Obama 'proud' didn't bomb Syria over claimed chemical arms use

US Rep. Ilhan Omar (D-MN) (L) talks with Speaker of the House Nancy Pelosi (D-CA) during a rally with fellow Democrats before voting on H.R. 1, or the People Act, on the East Steps of the US Capitol on March 08, 2019 in Washington, DC. (AFP photo)
US President Barack Obama in the Oval Office, where, two and a half years ago, he decided to call off airstrikes against Syria. (Photo by Ruven Afanador)

US President Barack Obama has said he is “proud” that he stood up to intense pressure in 2013 and refused to order airstrikes against Syria on allegations that the Syrian government used chemical weapons near Damascus.

The pro-war rhetoric against Syria intensified after foreign-backed militants accused the President Bashar al-Assad government of launching a chemical attack on militant strongholds in the suburbs of Damascus on August 21, 2013.

Damascus had denied the accusations, saying the attack was carried out by the militants themselves as a false-flag operation.

In mid-September 2013, the UN investigation team confirmed the use of sarin in the Ghouta attack. The team's mandate did not include assigning blame for the attack.

Later on, US military officials confirmed that Daesh (ISIL) terrorists – many of whom were trained by the CIA to destabilize the Assad government – have chemical weapons facilities in Iraq and Syria.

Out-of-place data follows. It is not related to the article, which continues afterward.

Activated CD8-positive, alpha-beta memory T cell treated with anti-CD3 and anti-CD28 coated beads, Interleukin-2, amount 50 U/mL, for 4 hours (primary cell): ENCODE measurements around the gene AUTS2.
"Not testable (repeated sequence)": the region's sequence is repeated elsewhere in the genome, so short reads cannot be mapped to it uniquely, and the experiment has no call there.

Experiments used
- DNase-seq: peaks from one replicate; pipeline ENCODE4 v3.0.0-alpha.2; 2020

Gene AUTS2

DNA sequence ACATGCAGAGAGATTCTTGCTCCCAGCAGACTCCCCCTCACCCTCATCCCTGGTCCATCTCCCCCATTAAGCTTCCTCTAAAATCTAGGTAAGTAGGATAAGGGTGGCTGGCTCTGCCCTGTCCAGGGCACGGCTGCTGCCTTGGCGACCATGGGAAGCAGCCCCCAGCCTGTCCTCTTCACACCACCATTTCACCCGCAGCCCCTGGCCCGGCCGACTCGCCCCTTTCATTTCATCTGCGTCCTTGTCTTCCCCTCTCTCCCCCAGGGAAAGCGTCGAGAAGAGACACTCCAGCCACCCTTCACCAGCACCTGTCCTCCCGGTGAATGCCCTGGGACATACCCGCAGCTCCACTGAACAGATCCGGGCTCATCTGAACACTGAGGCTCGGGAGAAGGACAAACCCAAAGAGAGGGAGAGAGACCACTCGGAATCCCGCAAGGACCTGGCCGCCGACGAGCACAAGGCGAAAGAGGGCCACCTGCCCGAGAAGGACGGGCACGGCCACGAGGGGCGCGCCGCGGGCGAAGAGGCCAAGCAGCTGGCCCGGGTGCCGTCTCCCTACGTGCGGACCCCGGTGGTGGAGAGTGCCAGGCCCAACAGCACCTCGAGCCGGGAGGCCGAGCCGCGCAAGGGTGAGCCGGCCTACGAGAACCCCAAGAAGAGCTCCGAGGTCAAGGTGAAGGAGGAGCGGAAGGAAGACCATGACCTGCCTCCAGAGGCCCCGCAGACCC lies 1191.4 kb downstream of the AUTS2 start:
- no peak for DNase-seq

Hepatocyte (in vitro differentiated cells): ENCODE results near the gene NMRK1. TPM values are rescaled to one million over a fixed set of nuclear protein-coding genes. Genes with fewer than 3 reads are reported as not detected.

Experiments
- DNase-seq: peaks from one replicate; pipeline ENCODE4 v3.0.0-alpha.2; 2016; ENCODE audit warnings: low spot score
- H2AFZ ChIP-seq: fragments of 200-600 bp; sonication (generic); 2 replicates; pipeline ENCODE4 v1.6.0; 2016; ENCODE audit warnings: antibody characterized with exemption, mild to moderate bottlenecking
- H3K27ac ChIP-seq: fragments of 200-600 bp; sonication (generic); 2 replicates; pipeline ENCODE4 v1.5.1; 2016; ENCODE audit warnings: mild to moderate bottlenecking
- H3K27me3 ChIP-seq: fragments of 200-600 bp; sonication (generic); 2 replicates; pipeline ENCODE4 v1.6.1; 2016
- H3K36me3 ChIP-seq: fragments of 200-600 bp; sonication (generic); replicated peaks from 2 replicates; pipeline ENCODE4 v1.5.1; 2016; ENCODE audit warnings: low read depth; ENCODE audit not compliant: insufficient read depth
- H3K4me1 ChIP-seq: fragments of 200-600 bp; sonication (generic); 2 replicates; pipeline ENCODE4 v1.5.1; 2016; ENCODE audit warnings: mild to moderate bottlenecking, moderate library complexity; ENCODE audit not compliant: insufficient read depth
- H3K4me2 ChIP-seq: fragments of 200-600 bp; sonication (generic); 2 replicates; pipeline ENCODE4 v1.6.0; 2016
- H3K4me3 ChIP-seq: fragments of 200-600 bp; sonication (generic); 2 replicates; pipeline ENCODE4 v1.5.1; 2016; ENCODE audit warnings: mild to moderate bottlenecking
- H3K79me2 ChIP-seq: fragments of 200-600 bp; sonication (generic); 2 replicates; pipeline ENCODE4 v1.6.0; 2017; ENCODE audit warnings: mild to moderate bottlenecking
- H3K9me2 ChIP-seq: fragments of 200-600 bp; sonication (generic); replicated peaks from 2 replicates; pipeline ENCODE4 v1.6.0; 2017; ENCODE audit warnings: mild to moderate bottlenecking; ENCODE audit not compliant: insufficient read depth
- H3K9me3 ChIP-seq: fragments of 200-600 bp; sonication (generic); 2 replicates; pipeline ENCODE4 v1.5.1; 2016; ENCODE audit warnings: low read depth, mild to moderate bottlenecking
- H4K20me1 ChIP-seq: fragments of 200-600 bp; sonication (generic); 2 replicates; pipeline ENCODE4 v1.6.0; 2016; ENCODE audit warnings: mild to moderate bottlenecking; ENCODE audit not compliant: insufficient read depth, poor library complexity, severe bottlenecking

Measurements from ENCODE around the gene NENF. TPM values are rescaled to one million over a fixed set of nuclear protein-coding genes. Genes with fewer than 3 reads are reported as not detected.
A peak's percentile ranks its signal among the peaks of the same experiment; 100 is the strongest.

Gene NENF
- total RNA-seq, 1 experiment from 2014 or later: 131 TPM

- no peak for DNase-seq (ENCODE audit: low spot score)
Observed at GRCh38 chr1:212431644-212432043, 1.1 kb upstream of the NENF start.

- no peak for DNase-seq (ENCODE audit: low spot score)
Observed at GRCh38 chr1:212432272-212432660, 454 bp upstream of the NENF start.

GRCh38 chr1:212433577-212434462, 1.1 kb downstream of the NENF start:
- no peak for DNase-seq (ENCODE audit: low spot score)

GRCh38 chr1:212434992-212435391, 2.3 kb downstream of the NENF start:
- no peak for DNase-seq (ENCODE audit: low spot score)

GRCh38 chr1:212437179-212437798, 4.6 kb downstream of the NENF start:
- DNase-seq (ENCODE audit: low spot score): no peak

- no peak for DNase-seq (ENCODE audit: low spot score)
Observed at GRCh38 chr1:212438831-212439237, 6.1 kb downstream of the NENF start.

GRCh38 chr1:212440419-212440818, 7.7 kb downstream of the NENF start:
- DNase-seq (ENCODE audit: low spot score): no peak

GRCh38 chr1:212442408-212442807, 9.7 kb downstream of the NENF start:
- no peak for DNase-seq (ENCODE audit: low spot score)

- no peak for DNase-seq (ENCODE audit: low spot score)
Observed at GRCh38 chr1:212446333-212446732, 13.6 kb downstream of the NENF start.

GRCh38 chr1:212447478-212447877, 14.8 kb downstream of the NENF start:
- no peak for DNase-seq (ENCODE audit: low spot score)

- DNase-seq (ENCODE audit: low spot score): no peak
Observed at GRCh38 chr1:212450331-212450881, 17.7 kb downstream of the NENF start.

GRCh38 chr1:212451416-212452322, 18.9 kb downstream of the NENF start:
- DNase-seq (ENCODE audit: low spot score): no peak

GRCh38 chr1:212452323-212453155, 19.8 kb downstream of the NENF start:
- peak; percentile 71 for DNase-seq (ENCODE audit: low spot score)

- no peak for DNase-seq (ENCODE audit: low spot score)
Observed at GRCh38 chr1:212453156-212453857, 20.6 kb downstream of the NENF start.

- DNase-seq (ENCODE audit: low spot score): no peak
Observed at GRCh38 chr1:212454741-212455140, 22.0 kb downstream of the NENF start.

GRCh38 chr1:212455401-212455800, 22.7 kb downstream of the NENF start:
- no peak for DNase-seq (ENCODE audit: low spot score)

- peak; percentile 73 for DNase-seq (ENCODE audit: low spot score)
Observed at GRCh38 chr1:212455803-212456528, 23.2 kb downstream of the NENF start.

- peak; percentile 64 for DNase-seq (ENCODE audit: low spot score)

In an interview published by the Atlantic magazine on Thursday, Obama commented on his decision to step back from planned military strikes against the Syrian government of President Assad.

Syrian President Bashar al-Assad (SANA photo)

"I'm very proud of this moment," Obama was quoted as saying. "The overwhelming weight of conventional wisdom and the machinery of our national-security apparatus had gone fairly far.”

"The perception was that my credibility was at stake, that America's credibility was at stake. And so for me to press the pause button at that moment, I knew, would cost me politically," he added.

"The fact that I was able to pull back from the immediate pressures and think through in my own mind what was in America's interest, not only with respect to Syria but also with respect to our democracy, was as tough a decision as I've made -- and I believe that ultimately it was the right decision to make,” he continued.

This was the moment, Obama told the Atlantic magazine, he believes he finally broke with the “Washington playbook.”

Since March 2011, the United States and its regional allies, in particular Saudi Arabia, Qatar and Turkey, have been conducting a proxy war against Syria. The years-long conflict has left somewhere between 270,000 to 470,000 Syrians dead and half of the country’s population displaced.

In September 2014, the US and some of its allies started conducting airstrikes inside Syria against Daesh terrorists. However, observers say the attacks did little damage to the terrorists; rather, they targeted the country’s infrastructure.

A frame grab taken from footage released by Russia's Defense Ministry on December 25, 2015, shows airstrikes carried out by Russia's air force hitting militants' vehicles, which, according to the ministry, carried oil, at an unknown location in Syria. (Reuters photo)

In September of last year, Russia launched its own air offensive against the terrorists who were still wreaking havoc in Syria. The Russian campaign, analysts say, has broken the backbone of ISIL and other militants, and has provided the Assad government an opportunity to defeat the foreign-sponsored terrorist onslaught.

Press TV’s website can also be accessed at the following alternate addresses:



Press TV News Roku